Growth is among the key factors to overcome the crisis. But the growth can be very different around the world: each country has its own economy, which is also connected to the global economy through a specific level of import/export.
The relationship between import and export in a country: this one is an indicator to watch in order to observe the global economic complexity.
The Atlas of Economic Complexity is an online tool that allows users to compose a detailed and visual narrative about countries and the products they exchange. The project has found a first embodiment in autumn 2011, as a result of a study led by a team of researchers from MIT and Harvard University (Usa): the book The Atlas of Economic Complexity can be downloaded here (full version: 85.7 MB).
Generally, the data refer to bilateral trade data for 1000 products in roughly 200 countries, from 1962 to present.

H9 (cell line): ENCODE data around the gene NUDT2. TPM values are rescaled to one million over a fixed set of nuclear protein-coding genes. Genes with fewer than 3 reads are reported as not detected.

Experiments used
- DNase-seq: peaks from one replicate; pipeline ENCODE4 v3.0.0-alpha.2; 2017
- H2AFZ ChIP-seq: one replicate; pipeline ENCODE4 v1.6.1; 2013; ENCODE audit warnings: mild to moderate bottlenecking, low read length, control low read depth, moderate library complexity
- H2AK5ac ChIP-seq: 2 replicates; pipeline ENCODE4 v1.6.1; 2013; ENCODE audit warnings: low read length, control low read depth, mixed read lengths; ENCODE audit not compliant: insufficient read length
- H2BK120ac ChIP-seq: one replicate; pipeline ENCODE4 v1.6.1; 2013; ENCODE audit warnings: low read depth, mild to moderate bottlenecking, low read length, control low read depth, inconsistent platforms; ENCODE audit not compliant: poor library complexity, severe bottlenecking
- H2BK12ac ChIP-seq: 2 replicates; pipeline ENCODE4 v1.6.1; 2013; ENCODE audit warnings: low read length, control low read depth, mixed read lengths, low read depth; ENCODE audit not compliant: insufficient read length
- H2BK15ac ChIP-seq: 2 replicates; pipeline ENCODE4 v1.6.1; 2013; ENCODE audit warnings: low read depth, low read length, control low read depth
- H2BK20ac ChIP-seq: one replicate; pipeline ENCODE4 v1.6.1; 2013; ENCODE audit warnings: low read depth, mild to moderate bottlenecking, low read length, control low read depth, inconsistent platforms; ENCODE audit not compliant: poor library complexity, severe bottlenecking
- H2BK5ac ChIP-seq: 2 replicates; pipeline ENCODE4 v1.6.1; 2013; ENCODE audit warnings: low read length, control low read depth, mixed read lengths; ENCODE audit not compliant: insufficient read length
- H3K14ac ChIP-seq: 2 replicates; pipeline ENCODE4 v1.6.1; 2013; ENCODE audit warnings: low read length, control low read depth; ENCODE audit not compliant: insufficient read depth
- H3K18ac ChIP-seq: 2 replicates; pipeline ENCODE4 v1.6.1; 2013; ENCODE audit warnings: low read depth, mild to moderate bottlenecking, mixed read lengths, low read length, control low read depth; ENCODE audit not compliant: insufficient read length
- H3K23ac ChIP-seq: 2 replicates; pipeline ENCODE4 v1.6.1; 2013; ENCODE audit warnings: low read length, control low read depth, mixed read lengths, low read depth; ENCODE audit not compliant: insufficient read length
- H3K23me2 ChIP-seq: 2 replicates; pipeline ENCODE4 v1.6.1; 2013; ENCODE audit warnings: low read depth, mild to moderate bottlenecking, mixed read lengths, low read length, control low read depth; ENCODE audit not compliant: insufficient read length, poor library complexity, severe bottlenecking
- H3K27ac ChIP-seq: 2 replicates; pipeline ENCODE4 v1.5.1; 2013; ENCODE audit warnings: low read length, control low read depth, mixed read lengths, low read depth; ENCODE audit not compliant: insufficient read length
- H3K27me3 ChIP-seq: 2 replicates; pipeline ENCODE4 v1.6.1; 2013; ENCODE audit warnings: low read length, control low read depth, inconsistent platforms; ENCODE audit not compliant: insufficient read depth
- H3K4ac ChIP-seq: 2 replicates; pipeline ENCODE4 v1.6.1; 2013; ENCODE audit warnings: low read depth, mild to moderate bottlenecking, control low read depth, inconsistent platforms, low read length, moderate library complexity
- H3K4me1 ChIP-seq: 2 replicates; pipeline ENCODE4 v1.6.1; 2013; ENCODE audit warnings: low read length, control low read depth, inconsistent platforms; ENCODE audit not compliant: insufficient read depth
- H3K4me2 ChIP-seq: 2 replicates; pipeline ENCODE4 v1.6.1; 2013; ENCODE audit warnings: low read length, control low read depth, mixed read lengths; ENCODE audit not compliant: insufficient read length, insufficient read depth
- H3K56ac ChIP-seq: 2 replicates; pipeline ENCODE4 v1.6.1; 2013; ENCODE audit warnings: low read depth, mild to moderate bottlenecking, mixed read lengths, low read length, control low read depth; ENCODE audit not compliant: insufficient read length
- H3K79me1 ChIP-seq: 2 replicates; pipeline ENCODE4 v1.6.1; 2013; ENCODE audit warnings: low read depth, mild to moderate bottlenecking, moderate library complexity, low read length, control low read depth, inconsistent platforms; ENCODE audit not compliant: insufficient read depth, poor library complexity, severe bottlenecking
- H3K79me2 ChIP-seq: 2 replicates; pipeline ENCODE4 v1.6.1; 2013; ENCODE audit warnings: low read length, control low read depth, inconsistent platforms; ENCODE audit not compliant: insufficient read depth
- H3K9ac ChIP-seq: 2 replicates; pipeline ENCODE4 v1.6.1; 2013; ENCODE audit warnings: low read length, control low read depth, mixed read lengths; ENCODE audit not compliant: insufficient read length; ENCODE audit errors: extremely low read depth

Today, there is also an app by the Observatory of Economic Complexity and the website of the Observatory is an open source platform built as a part of the lead developer, Alexander Simoes' Master's Thesis at the MIT Media Lab. All collaborators to the project are welcome.
Besides the version for the anglo-saxon world, are under development local languages versions for the countries: China, India, South Korea, Russia, Japan, Turkey, Israel, Italy, Germany, France, Greece, Netherlands, Portugal, Spain and spanish-speaking countries, arabic-speaking countries.
TAGS: alexander simoes, app, atlas of economic complexity, countries, crisis, economic complexity, economics, economy, export, global economic complexity, global economy, growth, harvard, import, mit, mit media lab, products, researchers, trade data, visual narrative, world